As an international expert on policies and practices required to prevent corruption, Adam Graycar is an exceedingly busy man.
Professor Graycar’s early academic career flourished at Flinders in the 70s and he subsequently moved into a broad range of leadership roles, including Australia’s first Commissioner for the Ageing, the head of the Australian Institute of Criminology, and head of the Government of South Australia’s Cabinet Office, as well as a stint as a dean at Rutgers, the State University of New Jersey, and then at the Australian National University.
Upon his return to Flinders in 2015, all those roles seemed to be a great career preparation for his current role, working closely with international agencies such as the United Nations and the World Bank to help fight corruption.
“Corruption is a real and tangible problem,” Professor Graycar said. “It destroys good government and undermines social and economic goals and aspirations.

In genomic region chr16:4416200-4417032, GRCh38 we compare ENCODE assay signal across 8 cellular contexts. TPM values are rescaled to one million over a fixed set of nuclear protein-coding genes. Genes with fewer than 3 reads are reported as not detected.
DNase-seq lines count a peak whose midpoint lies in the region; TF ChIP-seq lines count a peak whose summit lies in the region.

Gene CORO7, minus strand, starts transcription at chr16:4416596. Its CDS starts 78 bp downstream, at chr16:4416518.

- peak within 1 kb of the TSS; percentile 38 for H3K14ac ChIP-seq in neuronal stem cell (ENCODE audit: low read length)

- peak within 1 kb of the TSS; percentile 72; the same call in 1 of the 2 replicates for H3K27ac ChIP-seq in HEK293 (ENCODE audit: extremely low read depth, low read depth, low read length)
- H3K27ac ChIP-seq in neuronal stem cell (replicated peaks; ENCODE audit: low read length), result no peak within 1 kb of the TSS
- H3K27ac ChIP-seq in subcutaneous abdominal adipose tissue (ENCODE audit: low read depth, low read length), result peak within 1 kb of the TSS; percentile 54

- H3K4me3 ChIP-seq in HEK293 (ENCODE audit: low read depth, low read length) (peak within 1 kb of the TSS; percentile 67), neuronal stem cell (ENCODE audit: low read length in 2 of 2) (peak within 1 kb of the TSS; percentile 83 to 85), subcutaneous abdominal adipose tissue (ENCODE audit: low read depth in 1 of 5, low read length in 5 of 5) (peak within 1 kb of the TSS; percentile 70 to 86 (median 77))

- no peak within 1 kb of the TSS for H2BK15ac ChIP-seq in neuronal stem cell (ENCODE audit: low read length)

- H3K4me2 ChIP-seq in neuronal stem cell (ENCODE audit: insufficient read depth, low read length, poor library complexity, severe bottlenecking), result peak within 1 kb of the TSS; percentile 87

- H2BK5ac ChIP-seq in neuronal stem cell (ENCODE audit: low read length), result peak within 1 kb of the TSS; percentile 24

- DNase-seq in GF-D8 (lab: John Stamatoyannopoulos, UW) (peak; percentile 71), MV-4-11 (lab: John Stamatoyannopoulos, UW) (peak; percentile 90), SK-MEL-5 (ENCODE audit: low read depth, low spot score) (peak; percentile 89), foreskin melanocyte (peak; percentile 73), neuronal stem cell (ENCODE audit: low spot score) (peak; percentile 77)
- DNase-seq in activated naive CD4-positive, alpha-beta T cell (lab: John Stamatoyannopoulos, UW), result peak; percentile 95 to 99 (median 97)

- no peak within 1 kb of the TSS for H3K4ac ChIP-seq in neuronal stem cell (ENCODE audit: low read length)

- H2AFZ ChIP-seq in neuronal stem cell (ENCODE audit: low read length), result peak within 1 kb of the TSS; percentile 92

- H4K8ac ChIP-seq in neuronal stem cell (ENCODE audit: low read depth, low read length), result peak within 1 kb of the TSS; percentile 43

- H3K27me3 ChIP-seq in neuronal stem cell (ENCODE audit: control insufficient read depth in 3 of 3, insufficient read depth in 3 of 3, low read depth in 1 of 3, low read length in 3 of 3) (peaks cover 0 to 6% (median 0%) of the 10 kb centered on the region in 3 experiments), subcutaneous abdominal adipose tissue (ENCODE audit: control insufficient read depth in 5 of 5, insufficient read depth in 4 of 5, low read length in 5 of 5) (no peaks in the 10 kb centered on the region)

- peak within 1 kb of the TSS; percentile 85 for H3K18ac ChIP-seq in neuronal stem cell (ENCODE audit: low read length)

“When an official is bought a cup of coffee or a modest lunch, that in itself is not corruption. It is corruption, however, when that exchange leads to a change of a decision, or an outcome that is bought.”
Professor Graycar says public and social policy was a hard area to work through and required the brightest minds to do the work.
“Flinders gave me a wonderful career start and returning 30 years later is allowing me to put my experience to good stead to mentor younger academics, build links between the University, the government and the community sector, and lead research that matters for our wellbeing,” he said.
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